Love Songs from the 1970s


Summer Came
I wrote this song in 1976 and made a primitive recording of it at the time. In 2015, while making a film about Branwell Brontë, I borrowed the theme for a short instrumental accompaniment to a sequence in the film and I liked the way it sounded with modern technology, so I decided to record the whole song.

Musically this is virtually identical to my 1976 recording, except that this has been produced in a DAW with modern virtual instruments, whereas the earlier version was recorded on a domestic tape recorder with an acoustic guitar, a home-made fuzzbox, and a variety of instruments salvaged from junk shops and jumble sales, including an electric guitar whose frets were almost worn flat and a pair of maraccas instead of drums.

I've grown tired of apologising for the fact that I can't sing, so unless anyone volunteers to replace my vocals, tough. I'm a composer, not a singer.


Does the sun shine through your curtain in the morning when you wake?
Waiting at your window there's a dream that you can take.
Summer came the day you came my way.

A while ago my visions said the time for us was near.
I waited for the clouds to part, and now I find you here.
Summer glows in everything you say.

I see the dawn reflects the magic of your smile.
Give me all your laughter and the sun shines in a while.
Summer I can see you here to stay.

There's a dream that you can take.
Does the sun shine when you wake?
Summer, yes I found you here today.

© Alan Wrigley Jan 2018  


The Death of the Rheingold
This song was originally written in 1976 as a lament for a lost heart on the banks of the River Mersey, and was called "The Mersey Cannot Hold Its Gleam Any More".

About 12 years later, I was playing an online adventure game as Rheingold (see About the Rheingold Trauma for an explanation). He fell in love with and married a Rheinmaiden called Ithuriela but the relationship quickly went pear-shaped. I realised that the Mersey song could be adapted and vastly improved by using it to explore Rheingold's state of mind, and changed some of the words and added two new verses.

This was the last of 46 songs I wrote during a sustained period of creativity between 1970 and 1976, and for a long time afterwards I considered it my finest achievement. The music is very much of its time and shouldn't be considered as an example of where I want to be heading now, but it's still great to finally hear, quite faithfully reproduced, what's been in my head for 43 years.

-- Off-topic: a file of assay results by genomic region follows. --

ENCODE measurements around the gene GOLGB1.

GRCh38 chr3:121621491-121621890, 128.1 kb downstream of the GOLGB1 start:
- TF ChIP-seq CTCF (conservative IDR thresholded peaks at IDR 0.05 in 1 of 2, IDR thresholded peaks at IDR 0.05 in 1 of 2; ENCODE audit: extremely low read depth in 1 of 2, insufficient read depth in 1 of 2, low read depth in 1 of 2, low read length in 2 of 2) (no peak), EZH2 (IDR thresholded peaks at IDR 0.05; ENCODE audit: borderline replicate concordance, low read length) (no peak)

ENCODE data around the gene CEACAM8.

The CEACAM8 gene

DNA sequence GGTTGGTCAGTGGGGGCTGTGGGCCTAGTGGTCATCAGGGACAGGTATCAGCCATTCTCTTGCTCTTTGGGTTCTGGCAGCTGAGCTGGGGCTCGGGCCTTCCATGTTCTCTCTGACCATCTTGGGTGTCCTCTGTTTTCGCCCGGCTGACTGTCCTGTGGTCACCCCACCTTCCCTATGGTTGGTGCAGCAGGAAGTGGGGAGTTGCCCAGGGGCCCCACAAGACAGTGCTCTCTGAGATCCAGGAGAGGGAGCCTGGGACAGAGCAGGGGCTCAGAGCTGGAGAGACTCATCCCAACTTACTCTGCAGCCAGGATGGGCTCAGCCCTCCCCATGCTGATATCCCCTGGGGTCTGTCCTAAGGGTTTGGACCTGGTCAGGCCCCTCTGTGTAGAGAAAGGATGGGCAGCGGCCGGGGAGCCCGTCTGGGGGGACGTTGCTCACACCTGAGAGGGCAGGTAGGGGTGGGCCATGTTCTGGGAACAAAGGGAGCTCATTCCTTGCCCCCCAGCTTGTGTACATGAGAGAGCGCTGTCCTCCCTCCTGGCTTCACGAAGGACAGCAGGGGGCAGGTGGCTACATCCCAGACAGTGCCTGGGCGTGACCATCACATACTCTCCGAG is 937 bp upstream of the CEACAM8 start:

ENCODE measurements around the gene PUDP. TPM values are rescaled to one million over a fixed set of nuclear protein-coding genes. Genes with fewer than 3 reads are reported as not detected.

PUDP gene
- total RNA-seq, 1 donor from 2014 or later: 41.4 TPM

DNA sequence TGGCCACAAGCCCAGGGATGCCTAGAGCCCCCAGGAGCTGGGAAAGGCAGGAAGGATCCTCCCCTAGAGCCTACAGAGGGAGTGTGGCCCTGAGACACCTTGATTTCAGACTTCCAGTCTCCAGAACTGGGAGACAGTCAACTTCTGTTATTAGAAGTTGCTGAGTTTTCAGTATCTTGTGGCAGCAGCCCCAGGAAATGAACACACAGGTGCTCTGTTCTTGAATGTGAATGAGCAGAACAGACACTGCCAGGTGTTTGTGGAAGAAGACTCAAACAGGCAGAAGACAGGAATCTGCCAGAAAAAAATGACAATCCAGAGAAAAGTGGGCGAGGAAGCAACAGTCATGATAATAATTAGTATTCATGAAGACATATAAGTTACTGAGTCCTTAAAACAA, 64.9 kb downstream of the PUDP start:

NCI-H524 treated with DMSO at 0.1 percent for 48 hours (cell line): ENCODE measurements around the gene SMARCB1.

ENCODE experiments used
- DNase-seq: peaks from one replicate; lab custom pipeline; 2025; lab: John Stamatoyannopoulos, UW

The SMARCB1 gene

Although it's a sad song about a character who feels he's reached the end of the road, the music itself is not dark. Rheingold knows that he is at fault and accepts his fate with honour and dignity.

I used the virtual reality scenario of an adventure game character to explore ideas that would be hard to do from real experience. I can assure you that I have never actually killed myself.

I've tried to teach myself to sing but I just don't have it in me to be a singer. This is the best it's going to get. Sorry.


Outside in the darkness, alone with the sound
Of those dark fateful rumblings pushing hard from deep underground,
The Siren sings louder, trying to catch the unwary ear,
And the Rheinmaiden has no words to stifle the fear.

Perhaps I was foolish, or afraid of the truth,
But this was not superficial like so many mistakes of my youth.
At the gates of delirium, which I never thought I'd see twice,
The Rheinmaiden calls the tune and fixes the price.

The oracle once told me my chariot should fly,
But her indifference has clouded all the sunbeams in my eye.
In the searing white heat of the moment, like Icarus I crash to the ground,
And the Rheinmaiden stands still and watches without a sound.

I stand on the shoreline in my own private hell
With the pride of the warrior smashed in shards at the place where he fell.
Amidst the broken icons of a world that promised so much
The Rheinmaiden withdraws her taste, her smell and her touch.

The waters cloud over, there's no sanctuary below
For this world-weary traveller who still has nowhere to go,
With his hand on the trigger and one duty still to perform,
For the Rheinmaiden offers no shelter away from the storm.

No echo or fanfare for the end of the game,
Just the gods of the river who were crying that I was to blame.
There's no turning back now as I reach the final door
For the Rheinmaiden cannot shine her light any more.

And the Rheinmaiden rejects the last of the things I stood for.

© Alan Wrigley Jun 2019  


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